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A Note about Traditions, Gratitude, and Difficulty

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Happy Thanksgiving!

I absolutely adore this time of year. The cold weather brings about a need of closeness for warmth. The snow falls and reminds me to slow down, pause, and appreciate the beauty in all things (seriously, have you ever just sat and watched each unique snowflake fall, it is mesmerizing). This time of year also brings about traditions. Holiday traditions that deepen connections with loved ones, which allows for presence and intention. Most importantly, holiday traditions offer opportunities to show gratitude and love.

In the last few years, a tradition my husband and I have started is going around the table and sharing the thing we are most grateful for from the year. Simple, yet powerful. It is what I look forward to most on Thanksgiving.

Additionally, a new tradition we started in the last week is a gratitude/happy jar. Every day we write one thing down that we are either grateful for or brought us happiness. Whenever we are in need of a reminder or a quick pick-me-up, we can grab one of the pieces of paper to read and reminisce about. I will say that in the short time I have been participating in this, I have found endless opportunities to acknowledge the gratitude I carry.

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       Today, I wrote about my gratitude for the people in my community whom I trust and who trust me. This community includes you! Whether or not we have met in person, I feel a connection to you in allowing me into your in-box with my thoughts and writings. You read the words I intentionally write and I appreciate this from the bottom of my heart, truly. 

Both of the above practices take little time and resources yet bring upon ripe opportunities for rich connection with yourself and with others. I encourage you to try either or both and see the impact it may have on you. And don’t limit yourself to one day a year, create space to acknowledge and share your gratitude daily. It isn’t just enjoyable, it’s healthy for you too, read here for more on this.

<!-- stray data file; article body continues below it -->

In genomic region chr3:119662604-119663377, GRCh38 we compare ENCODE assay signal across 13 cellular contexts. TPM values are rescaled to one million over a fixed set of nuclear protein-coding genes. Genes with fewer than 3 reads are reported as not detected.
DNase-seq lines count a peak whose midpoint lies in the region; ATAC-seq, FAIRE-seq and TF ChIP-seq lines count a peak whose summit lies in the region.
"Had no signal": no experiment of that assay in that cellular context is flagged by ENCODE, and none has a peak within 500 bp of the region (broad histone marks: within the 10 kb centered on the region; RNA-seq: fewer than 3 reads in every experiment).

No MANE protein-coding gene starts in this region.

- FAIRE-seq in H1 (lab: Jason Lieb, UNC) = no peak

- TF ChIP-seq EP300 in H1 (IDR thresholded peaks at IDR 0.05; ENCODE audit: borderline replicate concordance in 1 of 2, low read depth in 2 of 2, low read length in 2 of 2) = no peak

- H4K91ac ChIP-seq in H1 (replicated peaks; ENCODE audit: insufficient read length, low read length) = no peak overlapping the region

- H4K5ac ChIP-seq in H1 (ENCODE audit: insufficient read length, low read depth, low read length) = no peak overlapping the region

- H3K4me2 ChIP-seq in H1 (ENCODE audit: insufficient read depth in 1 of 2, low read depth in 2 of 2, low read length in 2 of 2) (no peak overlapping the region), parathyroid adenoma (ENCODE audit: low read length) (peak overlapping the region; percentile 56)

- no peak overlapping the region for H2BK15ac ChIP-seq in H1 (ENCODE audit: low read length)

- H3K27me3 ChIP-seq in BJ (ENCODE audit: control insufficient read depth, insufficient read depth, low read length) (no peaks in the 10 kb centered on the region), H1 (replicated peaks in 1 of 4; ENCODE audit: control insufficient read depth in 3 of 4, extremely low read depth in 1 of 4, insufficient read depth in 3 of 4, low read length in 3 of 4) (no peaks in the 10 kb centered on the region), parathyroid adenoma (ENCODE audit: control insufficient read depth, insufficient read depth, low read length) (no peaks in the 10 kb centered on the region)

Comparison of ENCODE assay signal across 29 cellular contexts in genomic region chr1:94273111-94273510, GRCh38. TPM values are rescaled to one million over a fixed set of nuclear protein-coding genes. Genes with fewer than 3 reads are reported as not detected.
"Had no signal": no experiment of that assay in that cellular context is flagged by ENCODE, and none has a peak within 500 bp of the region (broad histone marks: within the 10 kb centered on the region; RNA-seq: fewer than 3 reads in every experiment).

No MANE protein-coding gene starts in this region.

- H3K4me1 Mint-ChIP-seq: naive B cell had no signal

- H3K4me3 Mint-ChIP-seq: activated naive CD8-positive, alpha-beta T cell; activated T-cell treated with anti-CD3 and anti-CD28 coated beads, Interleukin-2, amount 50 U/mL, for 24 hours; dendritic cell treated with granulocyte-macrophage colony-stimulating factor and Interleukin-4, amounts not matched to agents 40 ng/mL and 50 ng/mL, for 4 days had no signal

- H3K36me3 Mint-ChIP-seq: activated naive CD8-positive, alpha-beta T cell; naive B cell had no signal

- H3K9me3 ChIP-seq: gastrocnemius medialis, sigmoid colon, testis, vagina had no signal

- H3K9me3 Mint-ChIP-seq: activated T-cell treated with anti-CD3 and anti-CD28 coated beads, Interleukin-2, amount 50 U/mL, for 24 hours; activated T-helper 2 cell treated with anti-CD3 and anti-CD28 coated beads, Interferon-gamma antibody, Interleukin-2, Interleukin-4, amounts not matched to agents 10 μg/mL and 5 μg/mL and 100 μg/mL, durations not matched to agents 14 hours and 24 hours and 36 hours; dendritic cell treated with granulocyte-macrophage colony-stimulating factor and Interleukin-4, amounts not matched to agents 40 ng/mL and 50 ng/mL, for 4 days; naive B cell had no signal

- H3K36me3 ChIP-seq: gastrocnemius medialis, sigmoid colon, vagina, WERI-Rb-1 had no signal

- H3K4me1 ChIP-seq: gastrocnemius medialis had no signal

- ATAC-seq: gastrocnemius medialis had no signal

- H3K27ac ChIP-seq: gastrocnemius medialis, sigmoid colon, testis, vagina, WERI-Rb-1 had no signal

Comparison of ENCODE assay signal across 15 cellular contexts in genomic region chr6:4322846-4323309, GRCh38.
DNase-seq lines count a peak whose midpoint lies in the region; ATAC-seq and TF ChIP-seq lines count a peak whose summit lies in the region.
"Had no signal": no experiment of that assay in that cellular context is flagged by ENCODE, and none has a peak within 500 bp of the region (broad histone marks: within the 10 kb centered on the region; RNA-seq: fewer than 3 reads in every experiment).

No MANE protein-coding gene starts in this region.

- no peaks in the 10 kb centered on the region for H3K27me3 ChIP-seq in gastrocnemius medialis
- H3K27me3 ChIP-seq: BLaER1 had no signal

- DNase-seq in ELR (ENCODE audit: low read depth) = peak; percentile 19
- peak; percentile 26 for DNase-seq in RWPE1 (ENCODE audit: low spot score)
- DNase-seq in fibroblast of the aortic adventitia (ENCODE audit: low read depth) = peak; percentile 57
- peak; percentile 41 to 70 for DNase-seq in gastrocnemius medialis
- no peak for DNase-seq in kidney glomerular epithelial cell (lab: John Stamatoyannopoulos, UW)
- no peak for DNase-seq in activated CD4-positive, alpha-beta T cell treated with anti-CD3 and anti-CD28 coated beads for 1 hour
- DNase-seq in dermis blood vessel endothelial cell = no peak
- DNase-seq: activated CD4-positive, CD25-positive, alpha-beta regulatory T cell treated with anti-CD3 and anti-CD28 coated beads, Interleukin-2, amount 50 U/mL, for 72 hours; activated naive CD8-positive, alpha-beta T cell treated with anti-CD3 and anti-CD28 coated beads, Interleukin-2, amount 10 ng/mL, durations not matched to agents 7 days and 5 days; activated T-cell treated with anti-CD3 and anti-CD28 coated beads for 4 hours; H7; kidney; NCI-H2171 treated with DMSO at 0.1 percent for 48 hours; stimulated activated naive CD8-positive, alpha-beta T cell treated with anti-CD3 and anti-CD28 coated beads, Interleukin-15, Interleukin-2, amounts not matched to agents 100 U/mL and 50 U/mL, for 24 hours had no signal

But, before I end this post, I also want to acknowledge that this time of year can be difficult for many. Perhaps it’s your first holiday spent without a loved one, or you are fearful of approaching a large meal after beginning recovery of an eating disorder, or perhaps the emotions that come up for you are complicated. Please know I am sending you a heartfelt hug. Remember to be gentle with yourself, find the kindness and gratitude. “Let that sense of gratitude wash over you- this helps us manage and cope” (said by Paul Mills, in the above article).

I hope you are spending this day with people who love you and that you love. However you choose to spend this holiday, I hope it is filled with love, light, and gratitude. 

Until next time,


headshotAbout the Author:

Dr. Lily A. Zehner, MFT-C is a therapist who specializes in sex, intimacy, and relationships. Her private practice is located in Denver where she helps others reach their fullest relational and sexual potential. To learn more about her and her services, please feel free to take a look around her website.


About the Author